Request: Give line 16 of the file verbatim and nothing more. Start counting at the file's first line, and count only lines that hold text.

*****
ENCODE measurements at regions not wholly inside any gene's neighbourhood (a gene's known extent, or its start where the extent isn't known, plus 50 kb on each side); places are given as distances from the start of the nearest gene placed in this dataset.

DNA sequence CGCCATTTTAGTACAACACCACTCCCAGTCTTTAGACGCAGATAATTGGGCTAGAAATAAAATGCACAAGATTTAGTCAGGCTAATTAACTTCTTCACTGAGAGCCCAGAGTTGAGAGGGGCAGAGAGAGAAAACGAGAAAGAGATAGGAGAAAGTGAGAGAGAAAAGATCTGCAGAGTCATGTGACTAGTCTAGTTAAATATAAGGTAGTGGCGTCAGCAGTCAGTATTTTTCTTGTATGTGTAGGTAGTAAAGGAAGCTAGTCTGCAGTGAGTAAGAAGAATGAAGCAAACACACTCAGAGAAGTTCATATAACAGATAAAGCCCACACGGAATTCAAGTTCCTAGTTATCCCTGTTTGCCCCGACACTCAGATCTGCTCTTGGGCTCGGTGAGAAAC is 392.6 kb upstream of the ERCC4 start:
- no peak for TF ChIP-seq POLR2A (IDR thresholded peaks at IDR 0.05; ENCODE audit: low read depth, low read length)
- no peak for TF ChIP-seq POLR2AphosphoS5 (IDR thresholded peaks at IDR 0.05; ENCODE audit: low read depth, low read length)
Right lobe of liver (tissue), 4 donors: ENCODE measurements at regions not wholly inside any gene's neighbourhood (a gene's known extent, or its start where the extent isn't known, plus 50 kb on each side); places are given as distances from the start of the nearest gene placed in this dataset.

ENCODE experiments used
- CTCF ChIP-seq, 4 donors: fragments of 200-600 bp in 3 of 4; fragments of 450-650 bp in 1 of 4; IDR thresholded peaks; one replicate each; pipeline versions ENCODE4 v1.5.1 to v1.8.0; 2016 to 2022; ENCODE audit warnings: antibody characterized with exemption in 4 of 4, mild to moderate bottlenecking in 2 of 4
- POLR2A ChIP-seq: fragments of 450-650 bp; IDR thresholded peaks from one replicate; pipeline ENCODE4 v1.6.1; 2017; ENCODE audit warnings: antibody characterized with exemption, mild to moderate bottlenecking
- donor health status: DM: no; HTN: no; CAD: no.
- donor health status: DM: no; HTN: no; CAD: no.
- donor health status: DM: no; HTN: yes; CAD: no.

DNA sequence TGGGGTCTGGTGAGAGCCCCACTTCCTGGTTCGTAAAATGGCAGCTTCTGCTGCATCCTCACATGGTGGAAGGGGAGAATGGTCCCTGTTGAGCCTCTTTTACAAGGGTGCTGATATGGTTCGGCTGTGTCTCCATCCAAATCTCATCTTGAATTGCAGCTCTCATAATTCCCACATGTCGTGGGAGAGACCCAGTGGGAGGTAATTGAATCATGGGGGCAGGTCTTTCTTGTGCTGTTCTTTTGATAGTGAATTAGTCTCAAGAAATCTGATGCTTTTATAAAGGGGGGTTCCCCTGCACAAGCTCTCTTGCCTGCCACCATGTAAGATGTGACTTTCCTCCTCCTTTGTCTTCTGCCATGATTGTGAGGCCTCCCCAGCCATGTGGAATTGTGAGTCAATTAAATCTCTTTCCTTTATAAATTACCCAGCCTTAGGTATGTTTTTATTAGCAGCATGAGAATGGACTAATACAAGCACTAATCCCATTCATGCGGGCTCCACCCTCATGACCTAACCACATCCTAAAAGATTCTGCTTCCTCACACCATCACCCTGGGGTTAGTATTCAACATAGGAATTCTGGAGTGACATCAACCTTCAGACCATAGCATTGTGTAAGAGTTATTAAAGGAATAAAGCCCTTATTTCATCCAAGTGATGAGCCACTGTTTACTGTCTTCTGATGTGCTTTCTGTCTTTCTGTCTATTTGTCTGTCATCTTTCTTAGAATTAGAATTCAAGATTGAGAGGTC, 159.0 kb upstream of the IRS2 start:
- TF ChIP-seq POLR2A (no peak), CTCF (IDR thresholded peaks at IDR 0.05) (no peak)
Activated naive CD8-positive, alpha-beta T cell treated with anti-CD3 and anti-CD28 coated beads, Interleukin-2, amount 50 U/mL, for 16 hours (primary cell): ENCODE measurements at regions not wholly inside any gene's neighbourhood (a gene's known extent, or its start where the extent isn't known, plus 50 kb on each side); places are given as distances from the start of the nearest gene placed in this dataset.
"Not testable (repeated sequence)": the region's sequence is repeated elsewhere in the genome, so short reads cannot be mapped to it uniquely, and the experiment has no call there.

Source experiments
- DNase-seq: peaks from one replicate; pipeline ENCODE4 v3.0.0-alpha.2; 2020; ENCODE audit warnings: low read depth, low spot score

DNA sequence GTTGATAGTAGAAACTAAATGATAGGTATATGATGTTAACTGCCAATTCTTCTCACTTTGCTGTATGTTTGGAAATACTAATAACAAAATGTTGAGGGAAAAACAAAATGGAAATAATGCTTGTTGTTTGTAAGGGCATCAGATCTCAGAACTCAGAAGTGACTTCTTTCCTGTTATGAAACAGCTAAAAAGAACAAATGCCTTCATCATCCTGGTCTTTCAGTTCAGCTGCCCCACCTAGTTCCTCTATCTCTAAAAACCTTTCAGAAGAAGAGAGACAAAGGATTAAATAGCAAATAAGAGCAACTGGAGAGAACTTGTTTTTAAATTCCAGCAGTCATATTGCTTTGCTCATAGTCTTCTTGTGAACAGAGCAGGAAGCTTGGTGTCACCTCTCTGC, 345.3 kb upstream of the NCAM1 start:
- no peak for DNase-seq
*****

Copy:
Source experiments